Next year's U.S. stamps will be emphasize heroes - real and imagined. Ten stamps will highlight comic book superheroes like Superman and Batman but there will also be stamps for bats-men: baseball sluggers.
"There's been a lot of requests for a Mickey Mantle stamp, and we wanted to go a little bit beyond that, and highlight some of the other great sluggers," Dave Failor, executive director of Stamp Services of the U.S. Postal Service, told CBS News.com.
CBSNews.com's Lloyd de Vries gives an audio report on the upcoming new stamps.
The other players are Mel Ott, Roy Campanella and Hank Greenberg. Other heroes on next year's stamps include Benjamin Franklin, born in 1706. The four stamps will note Franklin the Scientist, Franklin the Printer, Franklin the Statesman and Franklin the Postmaster.
"He was such a varied individual that we thought that if anybody needed to be featured in a block of four stamps, Benjamin Franklin would certainly be the right subject matter," said Failor.
But Franklin isn't the only American diplomat on the 2006 stamps: Six professional diplomats, chosen on the advice of the American Foreign Service Association, will be featured in a six-stamp "souvenir sheet." They are Hiram Bingham IV, who saved many French Jews from the Holocaust; Francis W. Willis, the first woman U.S. Ambassador; Charles Eustis Bohlen, a specialist in Soviet affairs who served as the Russian translator for Presidents Roosevelt and Truman at the Tehran, Yalta and Potsdam conferences during World War II; Robert D. Murphy, a top aide to President Roosevelt during World War II and later as Ambassador to Belgium and Japan; Clifton R. Wharton, the first black U.S. Ambassador; and Philip C. Habib, who held top posts in the State Department and was called out of retirement by President Reagan in 1981 to prevent war in the Middle East.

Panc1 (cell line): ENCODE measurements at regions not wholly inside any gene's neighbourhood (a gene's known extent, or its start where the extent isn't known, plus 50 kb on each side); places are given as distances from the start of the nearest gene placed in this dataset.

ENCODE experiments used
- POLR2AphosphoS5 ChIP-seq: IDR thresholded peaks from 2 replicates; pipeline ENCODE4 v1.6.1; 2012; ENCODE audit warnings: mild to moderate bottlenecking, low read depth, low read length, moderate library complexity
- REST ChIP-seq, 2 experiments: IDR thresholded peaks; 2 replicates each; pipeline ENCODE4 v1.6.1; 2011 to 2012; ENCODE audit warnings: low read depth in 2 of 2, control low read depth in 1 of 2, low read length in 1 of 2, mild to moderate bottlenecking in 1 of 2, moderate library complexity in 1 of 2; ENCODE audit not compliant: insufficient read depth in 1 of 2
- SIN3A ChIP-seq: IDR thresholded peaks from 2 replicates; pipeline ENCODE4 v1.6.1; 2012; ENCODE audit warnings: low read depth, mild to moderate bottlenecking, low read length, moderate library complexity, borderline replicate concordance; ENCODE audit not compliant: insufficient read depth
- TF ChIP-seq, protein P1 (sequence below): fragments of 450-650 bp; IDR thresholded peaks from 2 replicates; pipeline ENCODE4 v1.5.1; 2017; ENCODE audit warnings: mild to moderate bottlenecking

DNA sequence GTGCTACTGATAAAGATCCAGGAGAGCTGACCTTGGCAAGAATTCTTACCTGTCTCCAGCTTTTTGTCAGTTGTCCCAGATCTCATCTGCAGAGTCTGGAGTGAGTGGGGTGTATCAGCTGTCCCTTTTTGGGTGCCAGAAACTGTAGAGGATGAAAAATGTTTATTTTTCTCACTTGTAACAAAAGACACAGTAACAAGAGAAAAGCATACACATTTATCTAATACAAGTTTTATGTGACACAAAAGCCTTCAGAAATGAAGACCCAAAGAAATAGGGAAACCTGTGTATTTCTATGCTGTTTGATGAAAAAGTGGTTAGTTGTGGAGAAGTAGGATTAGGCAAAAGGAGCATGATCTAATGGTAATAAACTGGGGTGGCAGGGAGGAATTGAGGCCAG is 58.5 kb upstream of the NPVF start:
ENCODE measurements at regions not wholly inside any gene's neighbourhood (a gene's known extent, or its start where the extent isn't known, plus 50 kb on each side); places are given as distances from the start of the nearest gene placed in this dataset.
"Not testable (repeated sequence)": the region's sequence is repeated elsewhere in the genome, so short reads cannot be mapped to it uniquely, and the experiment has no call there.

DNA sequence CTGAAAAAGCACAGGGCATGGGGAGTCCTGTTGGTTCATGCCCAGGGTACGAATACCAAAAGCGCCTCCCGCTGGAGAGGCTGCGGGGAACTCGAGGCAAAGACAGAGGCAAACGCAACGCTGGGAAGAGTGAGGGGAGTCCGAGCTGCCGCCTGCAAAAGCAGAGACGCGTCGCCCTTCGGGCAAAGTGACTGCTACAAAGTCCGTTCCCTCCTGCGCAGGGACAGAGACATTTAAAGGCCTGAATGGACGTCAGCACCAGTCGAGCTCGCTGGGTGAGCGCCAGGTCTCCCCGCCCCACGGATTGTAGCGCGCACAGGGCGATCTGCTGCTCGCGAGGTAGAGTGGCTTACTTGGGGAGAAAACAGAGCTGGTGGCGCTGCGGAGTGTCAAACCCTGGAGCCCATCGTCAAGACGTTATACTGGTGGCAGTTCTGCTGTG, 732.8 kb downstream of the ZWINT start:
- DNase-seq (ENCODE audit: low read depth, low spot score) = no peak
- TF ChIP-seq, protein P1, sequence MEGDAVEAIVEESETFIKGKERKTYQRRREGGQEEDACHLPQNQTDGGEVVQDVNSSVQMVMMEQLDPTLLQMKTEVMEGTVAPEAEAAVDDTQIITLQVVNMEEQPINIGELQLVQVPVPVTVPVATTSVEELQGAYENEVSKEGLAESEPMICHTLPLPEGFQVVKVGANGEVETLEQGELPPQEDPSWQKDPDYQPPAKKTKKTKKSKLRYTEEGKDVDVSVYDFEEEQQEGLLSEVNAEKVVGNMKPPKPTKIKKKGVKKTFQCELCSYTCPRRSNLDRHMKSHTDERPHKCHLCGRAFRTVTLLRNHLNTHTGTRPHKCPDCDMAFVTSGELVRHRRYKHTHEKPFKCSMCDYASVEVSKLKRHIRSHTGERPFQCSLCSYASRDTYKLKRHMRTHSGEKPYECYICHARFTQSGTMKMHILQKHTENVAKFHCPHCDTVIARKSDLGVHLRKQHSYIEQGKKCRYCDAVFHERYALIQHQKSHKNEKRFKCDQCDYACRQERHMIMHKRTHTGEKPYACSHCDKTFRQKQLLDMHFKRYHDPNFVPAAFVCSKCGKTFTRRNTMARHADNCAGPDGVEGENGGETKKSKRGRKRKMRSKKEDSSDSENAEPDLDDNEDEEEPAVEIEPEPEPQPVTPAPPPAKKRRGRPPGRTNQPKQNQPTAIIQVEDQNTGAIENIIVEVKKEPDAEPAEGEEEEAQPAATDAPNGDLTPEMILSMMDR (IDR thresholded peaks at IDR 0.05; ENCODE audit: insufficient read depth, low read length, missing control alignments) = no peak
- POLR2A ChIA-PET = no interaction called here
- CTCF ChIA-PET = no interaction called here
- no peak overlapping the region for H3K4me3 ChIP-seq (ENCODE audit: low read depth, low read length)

Diplomats is one of four issues coming out during the major international stamp show in Washington next year. The others are a sheet reproducing classic issues of 1922-23 (Lincoln Memorial, U.S. Capitol and the Freedom statue atop the Capitol Dome); a joint issue with Canada celebrating the exploration of Samuel de Champlain; and Wonders of America, which evokes the classic tourist postcards of the mid-20th Century with 40 stamps titled "Tallest Dunes," "Biggest Flower," "Windiest Place," and so on.